Destroying fruit, nuts and irrigation lines
Roof rats, a common problem for city dwellers, are migrating to California farms and nibbling on everything from avocados to irrigation tubing. According to University of California scientists, last year's wet weather created a perfect environment for the quick-breeding rats to flourish.
Ample rain helped produce an abundance of weeds and weed seeds, a good source of food for rats. It didn't take long for the rats to discover an even bigger bounty in the Valley's orchards and fields.
"Rodents are everywhere and they are opportunists," said Rachel Long, a University of California cooperative extension adviser. "They move in from their surrounding urban habitats to take advantage of any food source they can find. And once that food source disappears they search for food elsewhere."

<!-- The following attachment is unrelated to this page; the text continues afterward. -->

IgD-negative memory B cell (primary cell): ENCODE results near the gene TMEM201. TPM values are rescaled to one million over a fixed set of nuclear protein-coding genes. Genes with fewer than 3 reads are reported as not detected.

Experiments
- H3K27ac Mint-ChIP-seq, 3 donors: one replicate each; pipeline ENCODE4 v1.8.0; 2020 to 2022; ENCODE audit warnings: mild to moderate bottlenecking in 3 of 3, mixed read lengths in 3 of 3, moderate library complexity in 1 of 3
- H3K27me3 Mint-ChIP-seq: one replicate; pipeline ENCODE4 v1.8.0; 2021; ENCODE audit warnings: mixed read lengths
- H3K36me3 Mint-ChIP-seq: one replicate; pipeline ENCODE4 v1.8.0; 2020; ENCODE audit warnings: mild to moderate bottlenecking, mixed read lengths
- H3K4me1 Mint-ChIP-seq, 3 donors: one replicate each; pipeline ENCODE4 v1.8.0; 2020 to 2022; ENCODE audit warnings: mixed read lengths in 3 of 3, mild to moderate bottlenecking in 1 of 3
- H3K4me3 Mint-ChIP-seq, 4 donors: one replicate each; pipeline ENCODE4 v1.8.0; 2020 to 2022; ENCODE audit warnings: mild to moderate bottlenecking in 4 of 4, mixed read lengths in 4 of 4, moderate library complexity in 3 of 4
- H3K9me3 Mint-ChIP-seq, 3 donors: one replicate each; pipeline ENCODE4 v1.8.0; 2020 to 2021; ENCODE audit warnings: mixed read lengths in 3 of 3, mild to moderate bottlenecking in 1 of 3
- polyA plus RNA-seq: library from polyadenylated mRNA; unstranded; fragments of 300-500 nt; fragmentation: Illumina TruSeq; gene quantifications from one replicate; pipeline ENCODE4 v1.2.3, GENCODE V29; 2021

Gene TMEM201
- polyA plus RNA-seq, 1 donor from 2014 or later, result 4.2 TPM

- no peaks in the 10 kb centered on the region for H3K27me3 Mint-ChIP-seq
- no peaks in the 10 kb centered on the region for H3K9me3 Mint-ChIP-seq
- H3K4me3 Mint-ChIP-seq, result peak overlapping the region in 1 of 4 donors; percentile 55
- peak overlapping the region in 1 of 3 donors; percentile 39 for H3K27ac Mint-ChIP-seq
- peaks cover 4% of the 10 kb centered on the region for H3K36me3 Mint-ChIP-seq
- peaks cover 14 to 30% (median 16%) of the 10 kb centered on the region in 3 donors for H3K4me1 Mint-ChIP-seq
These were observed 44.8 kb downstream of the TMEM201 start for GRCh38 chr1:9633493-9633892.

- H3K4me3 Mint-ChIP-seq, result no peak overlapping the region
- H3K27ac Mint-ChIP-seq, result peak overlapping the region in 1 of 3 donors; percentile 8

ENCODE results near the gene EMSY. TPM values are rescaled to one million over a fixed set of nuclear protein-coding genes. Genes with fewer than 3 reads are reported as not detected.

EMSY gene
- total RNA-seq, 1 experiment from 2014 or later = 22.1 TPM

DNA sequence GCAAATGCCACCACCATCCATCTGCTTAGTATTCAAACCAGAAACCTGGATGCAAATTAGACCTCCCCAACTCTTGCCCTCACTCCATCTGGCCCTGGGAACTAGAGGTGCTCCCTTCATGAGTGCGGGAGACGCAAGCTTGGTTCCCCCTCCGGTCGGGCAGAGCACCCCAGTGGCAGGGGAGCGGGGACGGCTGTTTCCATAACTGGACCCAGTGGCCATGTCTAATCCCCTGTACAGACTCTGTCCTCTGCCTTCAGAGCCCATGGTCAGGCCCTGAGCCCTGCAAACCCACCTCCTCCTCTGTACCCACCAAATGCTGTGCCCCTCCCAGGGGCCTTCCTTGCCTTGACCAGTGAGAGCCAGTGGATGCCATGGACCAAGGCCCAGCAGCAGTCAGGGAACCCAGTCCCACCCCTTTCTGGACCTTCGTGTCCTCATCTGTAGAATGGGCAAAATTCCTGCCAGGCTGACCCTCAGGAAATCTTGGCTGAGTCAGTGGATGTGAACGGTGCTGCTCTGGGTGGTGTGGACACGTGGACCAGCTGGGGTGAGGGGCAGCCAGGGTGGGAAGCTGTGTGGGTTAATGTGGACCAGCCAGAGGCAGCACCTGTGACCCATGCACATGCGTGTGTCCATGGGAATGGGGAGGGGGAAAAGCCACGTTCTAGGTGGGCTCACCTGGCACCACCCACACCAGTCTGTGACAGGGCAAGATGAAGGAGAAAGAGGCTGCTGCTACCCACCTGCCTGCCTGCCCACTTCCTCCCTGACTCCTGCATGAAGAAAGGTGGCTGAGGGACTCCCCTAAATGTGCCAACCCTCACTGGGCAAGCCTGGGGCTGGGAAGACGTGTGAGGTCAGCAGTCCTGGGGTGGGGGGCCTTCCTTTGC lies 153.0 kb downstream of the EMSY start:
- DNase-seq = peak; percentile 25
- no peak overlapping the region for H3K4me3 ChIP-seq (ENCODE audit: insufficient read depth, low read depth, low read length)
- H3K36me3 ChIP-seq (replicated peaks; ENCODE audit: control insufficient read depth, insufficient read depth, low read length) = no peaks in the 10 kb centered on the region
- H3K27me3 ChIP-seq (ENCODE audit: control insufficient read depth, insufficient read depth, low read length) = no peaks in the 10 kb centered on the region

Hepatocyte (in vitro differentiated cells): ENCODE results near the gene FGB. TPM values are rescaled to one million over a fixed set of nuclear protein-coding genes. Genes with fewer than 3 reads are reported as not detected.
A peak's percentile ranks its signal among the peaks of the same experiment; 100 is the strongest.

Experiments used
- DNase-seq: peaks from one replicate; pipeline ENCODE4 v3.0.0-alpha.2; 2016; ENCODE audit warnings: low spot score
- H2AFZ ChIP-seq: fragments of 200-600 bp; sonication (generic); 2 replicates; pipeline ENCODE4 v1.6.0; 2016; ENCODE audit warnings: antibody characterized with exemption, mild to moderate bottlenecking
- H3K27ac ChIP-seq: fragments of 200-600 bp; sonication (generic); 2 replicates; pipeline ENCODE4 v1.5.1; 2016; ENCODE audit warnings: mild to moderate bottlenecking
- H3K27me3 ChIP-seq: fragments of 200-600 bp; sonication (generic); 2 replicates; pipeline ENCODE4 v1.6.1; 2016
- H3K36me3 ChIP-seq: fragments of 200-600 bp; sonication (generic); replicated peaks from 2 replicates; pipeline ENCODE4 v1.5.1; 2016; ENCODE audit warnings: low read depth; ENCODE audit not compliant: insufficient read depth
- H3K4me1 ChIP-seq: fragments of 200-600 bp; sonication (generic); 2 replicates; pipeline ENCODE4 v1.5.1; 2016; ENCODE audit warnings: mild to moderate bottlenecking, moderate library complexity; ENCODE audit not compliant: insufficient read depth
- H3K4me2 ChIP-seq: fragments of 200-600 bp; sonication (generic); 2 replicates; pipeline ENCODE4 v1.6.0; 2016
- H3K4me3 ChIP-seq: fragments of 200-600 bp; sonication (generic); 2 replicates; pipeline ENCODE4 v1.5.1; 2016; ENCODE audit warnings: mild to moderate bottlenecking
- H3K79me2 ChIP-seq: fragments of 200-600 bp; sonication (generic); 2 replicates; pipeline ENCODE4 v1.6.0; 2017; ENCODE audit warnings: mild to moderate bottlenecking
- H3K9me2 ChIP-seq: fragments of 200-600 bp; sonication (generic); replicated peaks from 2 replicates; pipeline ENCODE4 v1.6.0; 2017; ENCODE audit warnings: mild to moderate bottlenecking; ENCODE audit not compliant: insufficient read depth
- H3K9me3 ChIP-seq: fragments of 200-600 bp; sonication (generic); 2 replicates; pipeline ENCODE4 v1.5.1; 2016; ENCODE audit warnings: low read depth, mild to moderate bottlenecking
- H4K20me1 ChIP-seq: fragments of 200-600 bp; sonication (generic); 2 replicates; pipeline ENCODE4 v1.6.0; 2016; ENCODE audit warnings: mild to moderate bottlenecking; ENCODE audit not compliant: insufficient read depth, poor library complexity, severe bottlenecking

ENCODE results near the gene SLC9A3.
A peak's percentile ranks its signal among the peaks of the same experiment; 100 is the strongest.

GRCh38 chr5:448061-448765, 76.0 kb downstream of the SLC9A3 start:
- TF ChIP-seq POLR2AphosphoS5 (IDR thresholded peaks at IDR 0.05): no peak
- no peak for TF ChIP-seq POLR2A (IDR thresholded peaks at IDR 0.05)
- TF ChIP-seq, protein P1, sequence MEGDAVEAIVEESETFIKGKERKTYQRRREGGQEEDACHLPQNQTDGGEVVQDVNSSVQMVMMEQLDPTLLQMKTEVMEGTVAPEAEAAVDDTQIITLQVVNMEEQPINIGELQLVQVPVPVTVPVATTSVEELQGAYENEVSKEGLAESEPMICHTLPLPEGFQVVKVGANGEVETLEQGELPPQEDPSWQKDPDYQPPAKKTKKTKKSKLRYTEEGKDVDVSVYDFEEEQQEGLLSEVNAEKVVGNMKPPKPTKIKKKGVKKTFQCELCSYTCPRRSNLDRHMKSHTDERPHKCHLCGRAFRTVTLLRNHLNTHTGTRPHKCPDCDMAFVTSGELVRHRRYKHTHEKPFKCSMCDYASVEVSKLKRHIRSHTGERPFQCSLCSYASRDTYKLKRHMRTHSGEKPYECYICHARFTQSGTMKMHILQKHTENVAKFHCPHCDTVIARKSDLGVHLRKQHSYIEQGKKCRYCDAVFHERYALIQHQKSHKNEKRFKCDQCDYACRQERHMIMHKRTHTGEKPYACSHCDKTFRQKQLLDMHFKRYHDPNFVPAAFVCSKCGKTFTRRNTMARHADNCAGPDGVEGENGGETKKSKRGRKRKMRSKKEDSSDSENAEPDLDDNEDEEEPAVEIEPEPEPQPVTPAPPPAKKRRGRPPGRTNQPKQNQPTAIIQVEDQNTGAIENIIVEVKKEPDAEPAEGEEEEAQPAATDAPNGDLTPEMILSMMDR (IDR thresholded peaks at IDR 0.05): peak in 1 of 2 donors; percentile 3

In Long's 25-year career, she'd never come across roof rats in an orchard until she got a recent call from a grower in the Sacramento Valley who was puzzled by what he thought were squirrels digging holes in his pistachio orchard.
Fresnobee.com reports how Long learned that roof rats adapt depending on their environment. In urban areas, they prefer to live above ground and make their nests in trees and in people's attics. But in rural areas, they burrow underground.
Although it's unknown how much damage the rats have caused this year, UC farm advisers do know that the rats have been found munching on pomegranates, citrus, avocados, pistachios and irrigation tubing.
Publication date: 3/14/2018